Stomach flu – there is no such thing

Taking a look at the facts and misconceptions surrounding this pesky bug.

You’ve probably heard the term “stomach flu” many times, especially during the winter months. Maybe you’ve even used it yourself to describe the misery of diarrhea and vomiting that many suffer from every year. But did you know that there really is no such thing as the “stomach flu?” The word “flu” is actually short for influenza, which is a virus that affects the respiratory system. Ironically, most people who get influenza pass it off as the common cold, which is also caused by viruses, but is less severe than influenza. Influenza causes very similar symptoms to the common cold, but is often accompanied by fever and body aches, and while there is no cure for influenza or the common cold, there are yearly vaccines that can help prevent the spread of influenza.

Stomach illnesses may be confused with the “flu” because they often, but not always, come with several of the same symptoms – body aches and fever. The main difference is that there are no respiratory symptoms if you have a stomach illness. Another reason for confusion is that some people with influenza, especially children, may experience vomiting as a result of too much mucus reaching the stomach. What is causing that relentless gastrointestinal distress? Most likely a foodborne illness known as Norovirus. There are many viruses and bacteria that could potentially be causing gastroenteritis (the medical term commonly used to describe diarrheal diseases), such as Salmonella and E. coli, but Norovirus is responsible for causing the most U.S cases of stomach illness each year (about 20 million cases). That’s roughly one out of every 15 people. Other names for Norovirus that you may have heard are Noro, Norwalk, the cruise ship flu and winter’s vomit.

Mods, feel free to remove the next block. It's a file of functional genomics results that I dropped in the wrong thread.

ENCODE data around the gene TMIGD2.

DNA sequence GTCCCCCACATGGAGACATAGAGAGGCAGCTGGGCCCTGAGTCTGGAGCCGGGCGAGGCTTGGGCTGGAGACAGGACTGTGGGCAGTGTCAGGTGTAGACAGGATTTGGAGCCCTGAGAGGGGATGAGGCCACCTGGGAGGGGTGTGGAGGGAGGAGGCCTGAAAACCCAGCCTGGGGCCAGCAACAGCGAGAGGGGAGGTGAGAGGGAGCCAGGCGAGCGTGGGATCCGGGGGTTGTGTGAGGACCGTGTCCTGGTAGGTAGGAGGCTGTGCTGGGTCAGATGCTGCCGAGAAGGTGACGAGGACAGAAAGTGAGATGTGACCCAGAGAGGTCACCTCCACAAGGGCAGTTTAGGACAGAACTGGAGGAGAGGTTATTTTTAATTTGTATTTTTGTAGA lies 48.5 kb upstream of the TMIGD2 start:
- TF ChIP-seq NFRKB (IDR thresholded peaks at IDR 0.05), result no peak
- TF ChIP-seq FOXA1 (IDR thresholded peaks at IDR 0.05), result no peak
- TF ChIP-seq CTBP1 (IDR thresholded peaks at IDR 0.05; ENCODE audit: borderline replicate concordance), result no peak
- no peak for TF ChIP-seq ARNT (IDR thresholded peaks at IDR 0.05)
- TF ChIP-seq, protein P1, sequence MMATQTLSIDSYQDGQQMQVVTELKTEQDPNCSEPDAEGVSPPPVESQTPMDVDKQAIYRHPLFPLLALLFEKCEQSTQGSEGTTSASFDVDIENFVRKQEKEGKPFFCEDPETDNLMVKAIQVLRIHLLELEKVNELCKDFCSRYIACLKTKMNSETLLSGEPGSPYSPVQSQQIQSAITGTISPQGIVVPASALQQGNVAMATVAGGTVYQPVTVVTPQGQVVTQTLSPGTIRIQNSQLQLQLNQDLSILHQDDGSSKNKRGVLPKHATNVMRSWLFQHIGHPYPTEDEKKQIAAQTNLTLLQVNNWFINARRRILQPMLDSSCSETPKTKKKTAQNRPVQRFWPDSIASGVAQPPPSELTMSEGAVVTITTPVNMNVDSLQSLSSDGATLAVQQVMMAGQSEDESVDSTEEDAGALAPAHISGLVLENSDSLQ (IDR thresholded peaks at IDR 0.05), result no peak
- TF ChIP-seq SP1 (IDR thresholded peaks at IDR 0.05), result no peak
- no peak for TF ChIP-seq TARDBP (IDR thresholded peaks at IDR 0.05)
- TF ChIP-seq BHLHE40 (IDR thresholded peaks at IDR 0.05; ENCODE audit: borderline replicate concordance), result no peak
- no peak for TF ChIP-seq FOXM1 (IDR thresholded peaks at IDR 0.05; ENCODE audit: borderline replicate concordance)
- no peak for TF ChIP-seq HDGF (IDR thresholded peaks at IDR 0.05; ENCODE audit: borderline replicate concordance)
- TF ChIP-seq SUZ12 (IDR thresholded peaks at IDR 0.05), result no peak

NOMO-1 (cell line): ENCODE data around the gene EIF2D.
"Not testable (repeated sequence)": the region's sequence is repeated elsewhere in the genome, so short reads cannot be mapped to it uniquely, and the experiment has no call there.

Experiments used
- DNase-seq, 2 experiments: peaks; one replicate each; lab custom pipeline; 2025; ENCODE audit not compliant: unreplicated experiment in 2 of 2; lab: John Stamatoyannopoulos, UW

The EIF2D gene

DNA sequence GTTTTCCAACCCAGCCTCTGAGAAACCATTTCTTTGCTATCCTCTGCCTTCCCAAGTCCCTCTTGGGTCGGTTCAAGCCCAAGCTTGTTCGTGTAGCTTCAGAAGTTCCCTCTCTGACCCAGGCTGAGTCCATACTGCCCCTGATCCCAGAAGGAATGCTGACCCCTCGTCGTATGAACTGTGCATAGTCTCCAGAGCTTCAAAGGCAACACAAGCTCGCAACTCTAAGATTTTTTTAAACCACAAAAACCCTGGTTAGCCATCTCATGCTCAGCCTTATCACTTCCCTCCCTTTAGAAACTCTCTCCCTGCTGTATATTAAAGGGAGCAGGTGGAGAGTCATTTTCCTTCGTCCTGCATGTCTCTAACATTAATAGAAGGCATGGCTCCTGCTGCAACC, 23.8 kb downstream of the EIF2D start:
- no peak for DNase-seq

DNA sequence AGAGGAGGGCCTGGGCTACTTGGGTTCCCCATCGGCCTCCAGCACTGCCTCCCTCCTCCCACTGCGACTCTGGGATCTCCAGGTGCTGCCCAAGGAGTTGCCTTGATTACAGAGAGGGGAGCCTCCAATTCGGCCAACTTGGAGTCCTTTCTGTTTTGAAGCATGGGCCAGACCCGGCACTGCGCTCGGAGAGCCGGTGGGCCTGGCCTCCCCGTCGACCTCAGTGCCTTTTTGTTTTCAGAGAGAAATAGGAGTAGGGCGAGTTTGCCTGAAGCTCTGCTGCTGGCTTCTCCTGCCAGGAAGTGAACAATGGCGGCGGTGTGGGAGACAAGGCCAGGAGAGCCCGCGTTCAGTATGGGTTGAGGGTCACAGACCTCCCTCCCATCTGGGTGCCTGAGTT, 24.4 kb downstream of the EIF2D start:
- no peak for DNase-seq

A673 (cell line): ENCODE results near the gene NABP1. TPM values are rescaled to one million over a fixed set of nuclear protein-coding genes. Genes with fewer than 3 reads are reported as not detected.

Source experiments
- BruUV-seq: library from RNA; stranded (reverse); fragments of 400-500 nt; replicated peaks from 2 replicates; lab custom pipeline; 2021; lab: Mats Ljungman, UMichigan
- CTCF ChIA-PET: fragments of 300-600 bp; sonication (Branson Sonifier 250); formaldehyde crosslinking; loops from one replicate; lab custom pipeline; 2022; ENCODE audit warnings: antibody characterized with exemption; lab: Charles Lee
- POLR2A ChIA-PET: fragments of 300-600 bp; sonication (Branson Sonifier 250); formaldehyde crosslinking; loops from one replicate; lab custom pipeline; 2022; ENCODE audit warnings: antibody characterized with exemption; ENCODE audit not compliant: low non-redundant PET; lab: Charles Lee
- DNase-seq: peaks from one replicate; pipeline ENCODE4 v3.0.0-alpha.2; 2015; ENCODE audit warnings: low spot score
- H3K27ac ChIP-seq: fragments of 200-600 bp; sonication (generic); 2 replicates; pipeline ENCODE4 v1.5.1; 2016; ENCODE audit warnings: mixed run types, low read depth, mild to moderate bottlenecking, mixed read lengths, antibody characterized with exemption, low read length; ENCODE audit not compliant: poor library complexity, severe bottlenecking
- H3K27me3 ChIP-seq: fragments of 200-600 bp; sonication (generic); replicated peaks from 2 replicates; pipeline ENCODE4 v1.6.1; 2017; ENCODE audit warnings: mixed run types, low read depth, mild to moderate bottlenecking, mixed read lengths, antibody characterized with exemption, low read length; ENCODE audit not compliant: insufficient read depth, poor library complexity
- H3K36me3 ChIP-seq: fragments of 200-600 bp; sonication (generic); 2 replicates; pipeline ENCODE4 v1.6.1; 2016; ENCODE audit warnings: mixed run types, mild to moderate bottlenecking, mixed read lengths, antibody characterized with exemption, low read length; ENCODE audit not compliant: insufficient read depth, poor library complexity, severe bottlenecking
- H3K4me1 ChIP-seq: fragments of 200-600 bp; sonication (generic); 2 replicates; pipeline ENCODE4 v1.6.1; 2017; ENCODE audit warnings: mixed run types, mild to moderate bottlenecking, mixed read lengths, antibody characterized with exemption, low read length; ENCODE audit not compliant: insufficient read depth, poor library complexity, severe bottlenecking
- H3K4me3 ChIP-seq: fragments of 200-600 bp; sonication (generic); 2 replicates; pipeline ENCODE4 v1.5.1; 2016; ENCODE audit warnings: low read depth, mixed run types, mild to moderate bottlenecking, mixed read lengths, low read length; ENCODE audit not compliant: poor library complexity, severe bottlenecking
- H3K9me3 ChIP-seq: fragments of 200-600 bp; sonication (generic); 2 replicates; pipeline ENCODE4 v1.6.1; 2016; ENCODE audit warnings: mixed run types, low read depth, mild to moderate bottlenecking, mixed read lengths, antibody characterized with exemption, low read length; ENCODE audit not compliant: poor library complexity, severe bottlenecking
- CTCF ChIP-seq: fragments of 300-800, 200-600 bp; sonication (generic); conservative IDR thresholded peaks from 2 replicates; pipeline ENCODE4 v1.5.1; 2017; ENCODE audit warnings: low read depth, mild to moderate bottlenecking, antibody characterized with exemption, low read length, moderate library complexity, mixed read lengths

The part about Norovirus confusion that is most disturbing is that many people simply pass it off as a “just a stomach bug,” and nothing to worry about. Norovirus is a foodborne illness and is highly contagious, and should not be taken lightly. It can easily be passed person-to-person through many avenues including sharing food and drink with someone who is/has been sick; by eating food contaminated by sick food workers; by touching surfaces that have been contaminated; by cleaning up after a person who has been sick; by wearing clothes or sleeping in beds that have been contaminated and not properly disinfected; by eating shellfish from contaminated water. Maybe you found some of those avenues a little startling, but there’s more.

Norovirus can live on surfaces for up to a month. That means that a doorknob that missed the disinfecting stage of cleanup could possibly make someone else sick two, three or even four weeks later! Another fact is that those who have been sick with Norovirus carry the virus in their feces for several weeks after having their last symptoms. This makes proper handwashing essential to prevent spreading the virus to others. It is also true that people are most contagious while they are experiencing symptoms as well as three days beyond their last symptom. The most important thing to remember is that what you think is “just the stomach flu” is actually a highly contagious foodborne illness, and it should be taken seriously. Michigan State University Extension recommends the following to help prevent the spread of Norovirus:

  • Wash your hands thoroughly (at least 20 seconds) with warm water and soap before and after handling food, after cleaning up after sick people and after using the bathroom.
  • Make sure to clean and disinfect surfaces, clothing and bedding that have come in contact with someone infected with Norovirus. Household bleach is recommended for this. Follow the instructions on the bottle for disinfecting.
  • Isolate sick family members. While this may be hard to do, minimizing the number of surfaces and areas they touch can drastically reduce the spread to others.
  • Never allow sick people to prepare food.
  • Stay home if you are sick. It may be a hardship to miss work or have your kids miss school, but try to stay home at least 48 hours beyond your last symptom as well. This helps with reoperation and the spread of germs.

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